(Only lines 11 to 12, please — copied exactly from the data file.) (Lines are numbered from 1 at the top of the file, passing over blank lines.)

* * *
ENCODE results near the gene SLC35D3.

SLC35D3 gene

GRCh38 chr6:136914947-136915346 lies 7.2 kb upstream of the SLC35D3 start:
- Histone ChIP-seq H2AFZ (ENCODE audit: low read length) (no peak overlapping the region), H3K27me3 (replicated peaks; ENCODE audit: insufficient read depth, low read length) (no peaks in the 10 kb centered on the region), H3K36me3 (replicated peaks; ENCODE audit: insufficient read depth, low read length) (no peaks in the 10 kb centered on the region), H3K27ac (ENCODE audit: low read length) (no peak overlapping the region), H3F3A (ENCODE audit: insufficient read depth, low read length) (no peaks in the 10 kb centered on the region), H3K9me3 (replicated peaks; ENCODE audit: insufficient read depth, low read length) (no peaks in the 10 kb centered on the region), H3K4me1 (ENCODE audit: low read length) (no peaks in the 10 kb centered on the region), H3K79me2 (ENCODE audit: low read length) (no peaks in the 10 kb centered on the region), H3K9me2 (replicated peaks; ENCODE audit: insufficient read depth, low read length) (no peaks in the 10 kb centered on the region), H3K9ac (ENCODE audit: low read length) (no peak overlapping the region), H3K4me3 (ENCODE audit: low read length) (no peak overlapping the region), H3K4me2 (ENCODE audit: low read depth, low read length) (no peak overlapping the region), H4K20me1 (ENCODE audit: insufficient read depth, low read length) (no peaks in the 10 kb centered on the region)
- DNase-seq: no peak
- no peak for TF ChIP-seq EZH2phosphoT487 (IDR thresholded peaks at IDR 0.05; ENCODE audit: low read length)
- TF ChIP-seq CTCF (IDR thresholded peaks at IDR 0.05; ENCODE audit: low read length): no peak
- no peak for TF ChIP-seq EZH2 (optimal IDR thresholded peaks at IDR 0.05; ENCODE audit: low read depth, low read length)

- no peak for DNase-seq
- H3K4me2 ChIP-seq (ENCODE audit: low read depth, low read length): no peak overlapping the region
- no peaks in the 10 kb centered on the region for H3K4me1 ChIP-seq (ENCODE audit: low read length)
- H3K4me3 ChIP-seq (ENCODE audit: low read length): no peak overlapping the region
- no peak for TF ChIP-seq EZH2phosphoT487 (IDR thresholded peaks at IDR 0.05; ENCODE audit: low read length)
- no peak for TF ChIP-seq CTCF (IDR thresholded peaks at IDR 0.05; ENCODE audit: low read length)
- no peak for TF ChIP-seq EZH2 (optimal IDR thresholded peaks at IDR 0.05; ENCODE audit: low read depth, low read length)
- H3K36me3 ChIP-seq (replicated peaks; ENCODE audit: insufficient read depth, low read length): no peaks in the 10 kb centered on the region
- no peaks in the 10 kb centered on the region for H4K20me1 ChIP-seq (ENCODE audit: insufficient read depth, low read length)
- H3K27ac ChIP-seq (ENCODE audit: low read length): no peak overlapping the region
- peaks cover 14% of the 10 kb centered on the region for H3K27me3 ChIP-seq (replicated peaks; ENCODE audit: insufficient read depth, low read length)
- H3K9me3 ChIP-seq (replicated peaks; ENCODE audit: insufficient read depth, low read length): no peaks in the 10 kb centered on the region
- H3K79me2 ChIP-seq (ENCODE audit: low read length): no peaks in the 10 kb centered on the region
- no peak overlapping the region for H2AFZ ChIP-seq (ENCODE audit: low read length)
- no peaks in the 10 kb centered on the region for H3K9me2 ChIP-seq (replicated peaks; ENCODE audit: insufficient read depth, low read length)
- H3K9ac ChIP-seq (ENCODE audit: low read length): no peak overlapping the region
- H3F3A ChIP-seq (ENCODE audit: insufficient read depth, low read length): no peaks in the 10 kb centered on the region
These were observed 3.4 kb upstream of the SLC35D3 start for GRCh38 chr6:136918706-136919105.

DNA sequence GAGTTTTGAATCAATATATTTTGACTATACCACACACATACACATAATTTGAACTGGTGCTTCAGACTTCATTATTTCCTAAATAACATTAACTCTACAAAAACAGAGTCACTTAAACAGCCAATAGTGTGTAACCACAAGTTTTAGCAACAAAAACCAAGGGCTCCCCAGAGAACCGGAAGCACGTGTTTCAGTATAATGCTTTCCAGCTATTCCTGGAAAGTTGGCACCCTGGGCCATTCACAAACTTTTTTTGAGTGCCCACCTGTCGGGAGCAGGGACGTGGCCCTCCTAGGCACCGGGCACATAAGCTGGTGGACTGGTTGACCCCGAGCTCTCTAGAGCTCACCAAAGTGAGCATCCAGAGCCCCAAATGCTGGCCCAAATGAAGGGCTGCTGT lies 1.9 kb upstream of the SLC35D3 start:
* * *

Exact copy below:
- no peaks in the 10 kb centered on the region for H3K4me1 ChIP-seq (ENCODE audit: low read length)
- H3K4me3 ChIP-seq (ENCODE audit: low read length): no peak overlapping the region